Wednesday, July 20, 2011

John D. Murphy's "Azerbaijani Newspaper Reader"

An excellent resource for advanced students is John D. Murphy's Azerbaijani Newspaper Reader (Kensington, Dunwoody Press).  This book contains 25 selections from Azerbaijani newspapers from the early 1990s along with a brief overview of Azeri grammar.  Each selection is translated at the end of the book and also includes helpful grammar notes for difficult constructions and translations of idiomatic expressions.

The first edition (1993) uses the Azeri Cyrillic alphabet while the subsequent edition (1997) uses the Latin alphabet.  I managed to get a photocopy of the 1993 edition and found it very helpful to get accustomed to the Cyrillic alphabet.  Not only is a knowledge of Cyrillic crucial for all Soviet-era historical research, many older and even many younger Azeris feel more comfortable reading and writing in this alphabet.

However, I found that transliterating the Cyrillic text into Latin sped up my translations.  I am posting the transliterated texts here for other students who may have access to the Cyrillic edition but who are not interested in learning the Cyrillic alphabet.

1 comment:

  1. Thanks for doing this. Although able to read Cyrillic, I find the Latin script much easier going, and so much appreciate your transcription work.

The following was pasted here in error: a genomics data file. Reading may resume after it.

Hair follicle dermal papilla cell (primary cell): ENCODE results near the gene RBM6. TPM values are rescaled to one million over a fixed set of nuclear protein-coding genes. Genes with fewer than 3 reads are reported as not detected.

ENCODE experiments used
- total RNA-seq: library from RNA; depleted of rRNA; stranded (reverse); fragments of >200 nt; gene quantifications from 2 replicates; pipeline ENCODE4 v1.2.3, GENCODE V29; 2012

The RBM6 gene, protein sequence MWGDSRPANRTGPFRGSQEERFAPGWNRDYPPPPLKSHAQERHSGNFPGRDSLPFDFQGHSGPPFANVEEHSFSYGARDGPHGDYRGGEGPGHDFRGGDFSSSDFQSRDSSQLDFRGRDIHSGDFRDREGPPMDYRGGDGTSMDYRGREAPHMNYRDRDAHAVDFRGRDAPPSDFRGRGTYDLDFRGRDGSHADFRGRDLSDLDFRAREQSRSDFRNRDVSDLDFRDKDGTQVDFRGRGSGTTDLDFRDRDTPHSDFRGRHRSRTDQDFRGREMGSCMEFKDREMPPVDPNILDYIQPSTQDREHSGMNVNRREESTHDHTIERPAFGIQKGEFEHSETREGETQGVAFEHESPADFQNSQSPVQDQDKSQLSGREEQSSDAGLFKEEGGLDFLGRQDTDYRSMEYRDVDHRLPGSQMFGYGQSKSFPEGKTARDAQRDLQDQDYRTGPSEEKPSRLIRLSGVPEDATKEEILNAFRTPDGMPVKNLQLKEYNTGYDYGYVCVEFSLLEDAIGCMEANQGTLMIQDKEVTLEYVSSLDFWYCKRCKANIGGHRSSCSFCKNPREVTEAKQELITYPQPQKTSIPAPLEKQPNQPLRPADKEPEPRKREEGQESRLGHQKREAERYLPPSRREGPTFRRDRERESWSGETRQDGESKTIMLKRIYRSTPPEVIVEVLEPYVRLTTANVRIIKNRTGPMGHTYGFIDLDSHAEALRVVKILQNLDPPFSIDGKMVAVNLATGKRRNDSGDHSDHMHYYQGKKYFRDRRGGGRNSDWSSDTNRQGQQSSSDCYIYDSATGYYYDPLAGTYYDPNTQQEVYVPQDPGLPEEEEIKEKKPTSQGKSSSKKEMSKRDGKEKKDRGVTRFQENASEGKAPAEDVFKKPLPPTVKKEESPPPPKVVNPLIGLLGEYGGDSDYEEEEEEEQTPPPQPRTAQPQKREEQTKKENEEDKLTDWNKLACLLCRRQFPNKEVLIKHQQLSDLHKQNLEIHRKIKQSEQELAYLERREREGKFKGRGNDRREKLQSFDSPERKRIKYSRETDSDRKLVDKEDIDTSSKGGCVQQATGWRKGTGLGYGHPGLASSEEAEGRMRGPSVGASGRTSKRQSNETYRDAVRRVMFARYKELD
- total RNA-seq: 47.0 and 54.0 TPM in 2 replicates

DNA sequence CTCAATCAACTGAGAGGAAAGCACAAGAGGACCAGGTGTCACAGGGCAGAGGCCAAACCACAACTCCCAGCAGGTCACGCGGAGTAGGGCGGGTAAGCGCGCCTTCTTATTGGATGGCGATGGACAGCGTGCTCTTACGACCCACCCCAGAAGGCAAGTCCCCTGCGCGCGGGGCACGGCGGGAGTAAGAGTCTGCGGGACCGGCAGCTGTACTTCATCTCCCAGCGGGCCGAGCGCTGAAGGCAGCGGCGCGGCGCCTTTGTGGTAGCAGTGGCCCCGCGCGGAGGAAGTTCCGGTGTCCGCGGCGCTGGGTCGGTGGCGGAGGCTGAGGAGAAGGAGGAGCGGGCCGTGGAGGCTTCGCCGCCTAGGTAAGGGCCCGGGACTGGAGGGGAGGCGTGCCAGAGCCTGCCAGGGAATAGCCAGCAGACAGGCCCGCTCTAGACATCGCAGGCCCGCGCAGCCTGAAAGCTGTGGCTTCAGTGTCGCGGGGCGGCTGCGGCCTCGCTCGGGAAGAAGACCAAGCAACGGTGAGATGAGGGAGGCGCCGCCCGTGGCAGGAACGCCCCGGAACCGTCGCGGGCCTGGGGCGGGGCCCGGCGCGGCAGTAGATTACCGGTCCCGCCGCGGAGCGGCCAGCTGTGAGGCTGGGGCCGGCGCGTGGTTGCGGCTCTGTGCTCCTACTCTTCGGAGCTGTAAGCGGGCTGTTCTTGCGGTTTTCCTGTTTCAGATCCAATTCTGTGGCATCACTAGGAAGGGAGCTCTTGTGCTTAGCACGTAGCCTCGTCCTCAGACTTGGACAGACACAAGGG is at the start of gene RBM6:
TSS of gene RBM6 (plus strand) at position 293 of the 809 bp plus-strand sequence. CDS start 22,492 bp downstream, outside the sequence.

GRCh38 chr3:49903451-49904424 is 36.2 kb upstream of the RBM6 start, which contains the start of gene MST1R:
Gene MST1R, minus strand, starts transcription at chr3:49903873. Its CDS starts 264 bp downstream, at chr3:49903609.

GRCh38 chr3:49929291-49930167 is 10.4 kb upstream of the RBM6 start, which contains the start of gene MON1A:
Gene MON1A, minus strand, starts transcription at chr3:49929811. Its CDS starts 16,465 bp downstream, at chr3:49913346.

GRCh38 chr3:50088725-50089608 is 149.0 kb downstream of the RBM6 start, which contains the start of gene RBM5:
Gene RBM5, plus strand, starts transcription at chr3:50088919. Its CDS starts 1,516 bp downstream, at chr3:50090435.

I have a copy of the original reader in Cyrillic, and after working my way through it years ago, found a couple of errors in the translation. I wrote to Dunwoody Press and asked them to forward my letter to Murphy, which they did. He wrote me back a very friendly letter, thanking me for my suggestions, and talking about other language projects he was working on for Dunwoody Press. Not too long after that, I saw an obituary for him in the Washington Post. He was evidently a remarkable linguist, with a command of a broad range of languages. (I wished at the time I'd been able to meet him. I think I kept a copy of the obituary, and if I can find it, I may copy it here for anyone who might be interested, and to keep his memory alive as an enthusiast of Azerbaijani.)

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